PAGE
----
Here's a before and after shot:

This is just a first pass at this technique, but I'm pretty optimistic given the results. I have some changes coming down the pipe to clean up the tile geometry a bit which I think will really make this approach work well. Obviously, each additional visual group has a distinct performance cost. That is still something to explore in more depth, but I am not too concerned.

I'm really hoping that this solution will be a win for usability and player happiness as well as visual fidelity. I know I can count on the players to let me know if that's the case in the end.

Thursday, April 3, 2014

Combat prototyping

I've been doing a lot of combat level prototyping lately, so I thought I'd provide a brief glimpse into my process.

We're going to have a large number of levels that take your party to very different locales, but when designing each one, my approach is similar.

As with most things in our game, the story comes first. To start, I first collect all of the necessary story elements that I may need to convey in a level. Are there any special events that should take place or characters that should be introduced? Where will the combat likely occur given the current status of the party's journey? Sometimes larger story arcs specify dialogue that needs to take place in a level, and other times I'm free to come up with my own chunk of narrative.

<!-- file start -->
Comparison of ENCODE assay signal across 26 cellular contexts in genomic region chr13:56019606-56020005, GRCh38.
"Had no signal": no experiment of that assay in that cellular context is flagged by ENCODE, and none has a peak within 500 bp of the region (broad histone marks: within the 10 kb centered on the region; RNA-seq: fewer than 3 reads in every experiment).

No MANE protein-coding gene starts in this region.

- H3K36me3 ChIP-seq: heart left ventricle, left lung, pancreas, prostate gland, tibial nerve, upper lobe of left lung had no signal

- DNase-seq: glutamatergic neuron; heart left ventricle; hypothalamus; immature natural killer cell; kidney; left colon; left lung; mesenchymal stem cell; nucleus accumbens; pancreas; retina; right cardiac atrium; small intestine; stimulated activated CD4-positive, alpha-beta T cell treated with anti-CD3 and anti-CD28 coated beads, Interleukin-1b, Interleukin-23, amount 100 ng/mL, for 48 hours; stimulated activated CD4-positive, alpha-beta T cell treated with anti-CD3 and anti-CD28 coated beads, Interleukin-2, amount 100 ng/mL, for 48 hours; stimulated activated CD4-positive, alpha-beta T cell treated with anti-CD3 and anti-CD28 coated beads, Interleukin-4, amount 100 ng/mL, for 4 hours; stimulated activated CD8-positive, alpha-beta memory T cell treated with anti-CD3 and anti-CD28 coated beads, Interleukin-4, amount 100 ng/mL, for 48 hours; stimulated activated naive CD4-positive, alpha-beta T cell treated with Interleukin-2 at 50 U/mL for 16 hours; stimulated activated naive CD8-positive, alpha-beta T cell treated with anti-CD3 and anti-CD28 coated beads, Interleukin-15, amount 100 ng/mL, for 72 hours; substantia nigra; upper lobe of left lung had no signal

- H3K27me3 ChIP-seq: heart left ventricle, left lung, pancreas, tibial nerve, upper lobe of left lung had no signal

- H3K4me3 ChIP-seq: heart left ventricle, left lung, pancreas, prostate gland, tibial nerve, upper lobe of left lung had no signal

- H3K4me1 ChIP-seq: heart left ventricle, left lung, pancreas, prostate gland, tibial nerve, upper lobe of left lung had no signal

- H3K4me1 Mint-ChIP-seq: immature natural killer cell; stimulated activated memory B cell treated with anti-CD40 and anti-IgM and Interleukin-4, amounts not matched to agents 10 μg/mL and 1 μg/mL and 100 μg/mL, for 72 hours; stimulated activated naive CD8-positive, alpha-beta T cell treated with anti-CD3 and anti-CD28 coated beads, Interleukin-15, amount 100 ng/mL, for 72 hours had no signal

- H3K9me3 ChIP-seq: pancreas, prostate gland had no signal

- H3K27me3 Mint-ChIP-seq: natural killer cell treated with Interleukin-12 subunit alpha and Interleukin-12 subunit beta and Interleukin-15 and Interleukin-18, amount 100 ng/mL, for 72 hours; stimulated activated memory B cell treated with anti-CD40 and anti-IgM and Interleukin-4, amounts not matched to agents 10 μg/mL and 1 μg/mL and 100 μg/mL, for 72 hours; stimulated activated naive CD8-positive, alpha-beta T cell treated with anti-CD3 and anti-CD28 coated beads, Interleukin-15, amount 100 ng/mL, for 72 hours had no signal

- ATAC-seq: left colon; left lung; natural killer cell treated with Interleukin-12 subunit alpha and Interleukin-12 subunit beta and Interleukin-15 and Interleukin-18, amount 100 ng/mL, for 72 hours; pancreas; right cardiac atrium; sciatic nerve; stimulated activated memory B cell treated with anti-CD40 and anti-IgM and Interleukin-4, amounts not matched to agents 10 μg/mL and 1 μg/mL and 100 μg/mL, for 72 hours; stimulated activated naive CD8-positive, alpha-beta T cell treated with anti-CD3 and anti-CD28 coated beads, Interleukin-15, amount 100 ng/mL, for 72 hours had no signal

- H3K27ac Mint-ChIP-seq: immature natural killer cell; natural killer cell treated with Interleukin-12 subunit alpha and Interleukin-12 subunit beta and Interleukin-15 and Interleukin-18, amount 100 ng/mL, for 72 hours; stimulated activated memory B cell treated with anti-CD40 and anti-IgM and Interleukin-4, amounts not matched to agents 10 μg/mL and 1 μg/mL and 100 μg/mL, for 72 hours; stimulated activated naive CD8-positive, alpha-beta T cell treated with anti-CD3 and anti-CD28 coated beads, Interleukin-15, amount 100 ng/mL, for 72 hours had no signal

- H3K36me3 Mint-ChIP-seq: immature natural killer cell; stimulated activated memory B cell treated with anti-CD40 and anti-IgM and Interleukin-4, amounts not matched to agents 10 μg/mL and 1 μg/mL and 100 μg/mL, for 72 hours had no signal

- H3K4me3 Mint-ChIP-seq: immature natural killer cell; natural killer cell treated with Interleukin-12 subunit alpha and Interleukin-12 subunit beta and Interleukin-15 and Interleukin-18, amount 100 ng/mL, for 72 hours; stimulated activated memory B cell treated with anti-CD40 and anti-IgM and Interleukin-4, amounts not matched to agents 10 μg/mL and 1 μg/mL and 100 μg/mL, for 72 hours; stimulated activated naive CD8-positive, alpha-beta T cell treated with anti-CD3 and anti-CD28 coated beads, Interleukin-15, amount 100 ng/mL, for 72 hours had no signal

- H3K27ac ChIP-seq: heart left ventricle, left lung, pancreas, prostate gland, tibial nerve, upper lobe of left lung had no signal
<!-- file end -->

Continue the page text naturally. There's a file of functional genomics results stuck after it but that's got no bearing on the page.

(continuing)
Oftentimes, these details will help me define the overall flow of the level and the broad strokes of the composition. For instance, if the party is waylaid at sea by a band of theomechanist pirates, I know that I'll be building an encounter on boats with lots of nice choke points, and there will be some fun banter between the pirates and the party.